St Thomas More's Feast Day is on June 22, 2017.
G.K. Chesterson said it best in 1929:
"Thomas More is important today, but he is not as important now as he will be in 100 years from today."
In an age of moral and cultural relativism, it behooves us to remember why...
Quite simply, More stood up for the truth. For what he knew to be right. He sacrificed everything for his faith.
As a man of principle, he is recognized at as a champion of the rights of conscience. When asked to swear the Oath of Succession to Henry VIII, he sacrificed his life for the unity of the Church.
Here are 10 great books to celebrate the life of St. Thomas More:
Thomas More was the first English writer to use the word “integrity.” He worked to live as well as he wrote, with personal virtue, solid piety, and a well-formed conscience. These letters reflect all the facets of his humanity and personality, and through them, one may begin to glimpse the living face of this famous “man for all seasons,” as he was known even in his own time.
One of history’s most admired figures and one of the great lawyers and statesmen of all time, Thomas More was voted “Lawyer of the Millennium” by the Law Society of Great Britain and named “Patron of Statesmen” by John Paul II. More combined immense humanistic learning with an unequaled command of the legal and political traditions of Christendom, forging a profound philosophy of statesmanship and freedom.
More not only occupied England’s most powerful position under the king as Lord Chancellor, but was also a devoted family man, a Renaissance figure of renown throughout Europe, and the author of works of apologetics as well as poetry, fiction and plays. Even while awaiting execution in the Tower of London, his multi-volume "Tower writings" poured out, evidence of his deep faith and life of prayer.
Here in modern English is More’s examination of the comfort of God in times of difficulty. Written in the Tower of London while More was awaiting execution for refusing to betray his faith, this book is a fictional dialogue between a young man, Vincent, and his mortally ill uncle. Vincent is afraid that an impending Muslim invasion will force him to betray his faith or die a martyr. More shows how all suffering can be beneficial if you respond to it properly.
The persecution of Catholics began in 16th century England and tested the Church for over 250 years. Penal laws labeled Catholic believers as traitors and brought fines, imprisonment, and even execution. This book tells the story of the Catholic Church's survival and restoration in one land. It serves both as a lesson and a warning of the risks to faith and freedom when absolute power is given free reign.
Considered by C.S. Lewis as perhaps the best dialogue written in English, this friendly, spirited, and often merry exchange takes place at St. Thomas More’s peaceful and cultured home in Chelsea. Dialogue Concerning Heresies is a conversation between the experienced humanist and statesman More and an intelligent college student who has been influenced by the spirit and ideas of the new men and reformers, especially Martin Luther and William Tyndale.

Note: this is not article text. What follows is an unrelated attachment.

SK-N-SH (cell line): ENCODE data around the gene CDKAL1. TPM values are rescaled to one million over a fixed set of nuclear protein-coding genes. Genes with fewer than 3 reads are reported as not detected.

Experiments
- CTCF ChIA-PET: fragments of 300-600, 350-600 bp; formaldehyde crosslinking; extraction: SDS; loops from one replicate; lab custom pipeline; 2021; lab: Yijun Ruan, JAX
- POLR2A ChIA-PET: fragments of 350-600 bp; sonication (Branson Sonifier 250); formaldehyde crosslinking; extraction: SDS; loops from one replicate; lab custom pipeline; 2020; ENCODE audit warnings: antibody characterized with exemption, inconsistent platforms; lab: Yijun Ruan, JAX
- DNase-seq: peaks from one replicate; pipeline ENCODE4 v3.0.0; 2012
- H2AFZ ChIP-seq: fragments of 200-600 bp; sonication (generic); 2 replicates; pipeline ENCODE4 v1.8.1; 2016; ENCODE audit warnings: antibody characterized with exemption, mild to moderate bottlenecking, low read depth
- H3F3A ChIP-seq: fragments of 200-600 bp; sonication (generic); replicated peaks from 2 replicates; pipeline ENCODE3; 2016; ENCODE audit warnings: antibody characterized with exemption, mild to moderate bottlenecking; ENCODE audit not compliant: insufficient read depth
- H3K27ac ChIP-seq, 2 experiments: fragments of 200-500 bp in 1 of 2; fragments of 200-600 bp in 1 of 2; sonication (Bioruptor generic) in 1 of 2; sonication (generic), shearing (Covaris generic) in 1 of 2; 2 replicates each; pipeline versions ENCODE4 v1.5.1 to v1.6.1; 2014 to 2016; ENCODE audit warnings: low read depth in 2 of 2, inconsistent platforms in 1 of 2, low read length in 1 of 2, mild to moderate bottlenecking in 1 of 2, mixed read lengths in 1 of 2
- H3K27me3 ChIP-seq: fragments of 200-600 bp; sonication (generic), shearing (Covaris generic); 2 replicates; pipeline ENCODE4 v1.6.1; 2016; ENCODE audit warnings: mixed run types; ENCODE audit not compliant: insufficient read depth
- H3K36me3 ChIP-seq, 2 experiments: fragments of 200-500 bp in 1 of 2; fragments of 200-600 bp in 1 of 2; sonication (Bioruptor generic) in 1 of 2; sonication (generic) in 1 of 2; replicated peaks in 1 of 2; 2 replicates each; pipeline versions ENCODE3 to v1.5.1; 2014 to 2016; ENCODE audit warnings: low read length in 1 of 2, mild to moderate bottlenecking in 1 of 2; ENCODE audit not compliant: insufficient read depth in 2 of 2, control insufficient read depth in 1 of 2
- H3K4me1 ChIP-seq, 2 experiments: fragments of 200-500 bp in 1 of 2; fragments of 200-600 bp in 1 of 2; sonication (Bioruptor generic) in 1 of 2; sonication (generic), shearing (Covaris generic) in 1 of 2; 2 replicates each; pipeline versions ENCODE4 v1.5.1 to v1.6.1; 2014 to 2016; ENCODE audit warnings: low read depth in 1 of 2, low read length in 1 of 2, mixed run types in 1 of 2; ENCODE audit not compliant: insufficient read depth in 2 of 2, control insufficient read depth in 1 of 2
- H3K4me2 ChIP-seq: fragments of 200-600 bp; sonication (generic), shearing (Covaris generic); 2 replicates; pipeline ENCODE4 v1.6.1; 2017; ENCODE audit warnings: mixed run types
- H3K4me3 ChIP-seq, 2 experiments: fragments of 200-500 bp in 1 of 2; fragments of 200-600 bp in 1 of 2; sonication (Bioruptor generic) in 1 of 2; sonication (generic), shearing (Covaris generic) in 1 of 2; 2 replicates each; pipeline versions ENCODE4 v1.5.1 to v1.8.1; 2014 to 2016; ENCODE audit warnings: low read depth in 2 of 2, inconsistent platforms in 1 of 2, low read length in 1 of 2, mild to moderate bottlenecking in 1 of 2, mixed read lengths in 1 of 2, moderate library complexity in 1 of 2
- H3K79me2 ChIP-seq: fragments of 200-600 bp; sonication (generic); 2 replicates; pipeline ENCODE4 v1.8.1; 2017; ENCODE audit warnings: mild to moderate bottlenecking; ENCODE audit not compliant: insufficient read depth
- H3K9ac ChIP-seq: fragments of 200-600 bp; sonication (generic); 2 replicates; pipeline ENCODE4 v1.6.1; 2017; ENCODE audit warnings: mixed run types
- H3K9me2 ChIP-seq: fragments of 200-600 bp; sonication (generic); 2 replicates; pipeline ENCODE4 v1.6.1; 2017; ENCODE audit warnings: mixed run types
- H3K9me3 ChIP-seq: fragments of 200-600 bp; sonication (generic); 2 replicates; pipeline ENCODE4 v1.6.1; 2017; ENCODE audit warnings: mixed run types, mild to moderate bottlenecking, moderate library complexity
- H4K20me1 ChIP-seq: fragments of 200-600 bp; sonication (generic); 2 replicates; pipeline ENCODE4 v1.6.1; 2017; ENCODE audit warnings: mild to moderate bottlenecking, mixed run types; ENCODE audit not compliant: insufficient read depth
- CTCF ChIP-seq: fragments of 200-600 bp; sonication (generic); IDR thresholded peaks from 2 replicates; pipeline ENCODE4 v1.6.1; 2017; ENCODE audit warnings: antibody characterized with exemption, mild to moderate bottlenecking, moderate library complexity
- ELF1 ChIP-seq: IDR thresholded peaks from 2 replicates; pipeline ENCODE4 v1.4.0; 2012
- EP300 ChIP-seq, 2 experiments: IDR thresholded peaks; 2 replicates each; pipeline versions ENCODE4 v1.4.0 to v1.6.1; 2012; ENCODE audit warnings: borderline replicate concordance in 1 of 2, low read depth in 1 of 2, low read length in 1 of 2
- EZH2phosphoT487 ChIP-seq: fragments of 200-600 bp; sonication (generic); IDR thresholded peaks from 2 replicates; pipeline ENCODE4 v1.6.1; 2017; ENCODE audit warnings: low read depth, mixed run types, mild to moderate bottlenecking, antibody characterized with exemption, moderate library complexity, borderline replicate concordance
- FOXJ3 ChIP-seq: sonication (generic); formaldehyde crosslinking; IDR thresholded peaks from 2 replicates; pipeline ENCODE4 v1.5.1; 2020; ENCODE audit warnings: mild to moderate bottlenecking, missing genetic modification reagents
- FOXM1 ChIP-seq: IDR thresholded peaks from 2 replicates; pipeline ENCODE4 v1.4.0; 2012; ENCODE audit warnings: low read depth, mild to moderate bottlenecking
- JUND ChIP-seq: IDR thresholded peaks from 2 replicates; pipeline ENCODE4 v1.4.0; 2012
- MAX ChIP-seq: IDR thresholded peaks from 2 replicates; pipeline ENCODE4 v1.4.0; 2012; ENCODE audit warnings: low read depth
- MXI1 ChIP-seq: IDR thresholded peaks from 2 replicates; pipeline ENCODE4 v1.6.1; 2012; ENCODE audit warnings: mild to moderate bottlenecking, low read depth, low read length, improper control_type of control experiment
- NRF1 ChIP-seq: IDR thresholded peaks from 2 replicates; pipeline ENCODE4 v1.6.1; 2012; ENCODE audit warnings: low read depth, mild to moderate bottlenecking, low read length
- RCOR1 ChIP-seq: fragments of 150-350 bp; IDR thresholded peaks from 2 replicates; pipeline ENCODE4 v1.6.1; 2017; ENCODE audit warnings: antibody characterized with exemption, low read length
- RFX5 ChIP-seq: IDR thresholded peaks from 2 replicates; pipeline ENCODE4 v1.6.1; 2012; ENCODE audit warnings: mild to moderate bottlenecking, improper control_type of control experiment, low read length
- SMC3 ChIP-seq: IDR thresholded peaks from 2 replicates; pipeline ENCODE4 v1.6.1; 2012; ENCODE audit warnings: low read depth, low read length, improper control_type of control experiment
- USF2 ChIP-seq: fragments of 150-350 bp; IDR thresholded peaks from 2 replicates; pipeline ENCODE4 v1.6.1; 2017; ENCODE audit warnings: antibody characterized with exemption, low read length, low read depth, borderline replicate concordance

Presented to modern readers in English for the first time in 500 years, The Life of Pico is a biography of one of the Renaissance’s most famous figures: Giovanni Pico de la Mirandola (1463-94). Given More’s demanding personal spiritual life, one would assume that More wishes to praise a famous and virtuous man. But what emerges from this book is quite different. Pico turns out to be an extraordinarily virtuous, talented, and wealthy man, but a man nonetheless, who is missing something essential. And so More calls Pico “a very spectacle” of virtue.
In The Four Last Things, More prescribes frequent meditation on Death, Judgment, Pain and Joy in order to combat the spiritual diseases of pride, covetousness, lust, anger, gluttony, envy and sloth.The Supplication of Souls is More's vigorous, humorous, and artful defense of one of the flashpoints of the Reformation: the Catholic dogma of Purgatory. It is his devastating response to a defamatory political tract that claimed that the greed and corruption of English clergymen stemmed from their insistence on being paid to pray for the dead.
This book was the last that St. Thomas More wrote in the Tower of London before he was executed for standing firm in his Catholic faith. In it, he explores the Gospel passages that depict the agony of Our Lord in the Garden of Gethsemane. He depicts Christ as a model of virtue in the face of suffering and persecution. And along the way, he includes valuable and eternally relevant reflections on prayer, courage, friendship, statesmanship, and more. Here is an excellent resource for Lent or anytime!
ST. THOMAS MORE is best remembered as the great English statesman, humanist and scholar who refused to submit to Henry VIII and suffered death on the scaffold rather than compromise his belief in the spiritual supremacy of the Pope. It was a unique act of commitment to the Faith at a time when almost the entire English hierarchy, together with "all the best learned men of the realm," succumbed almost without a whimper.
The 100 year anniversary of what Chesterton said is coming up in 2029. Twelve years from now. Why is St. Thomas More important today? What did Chesterton foresee?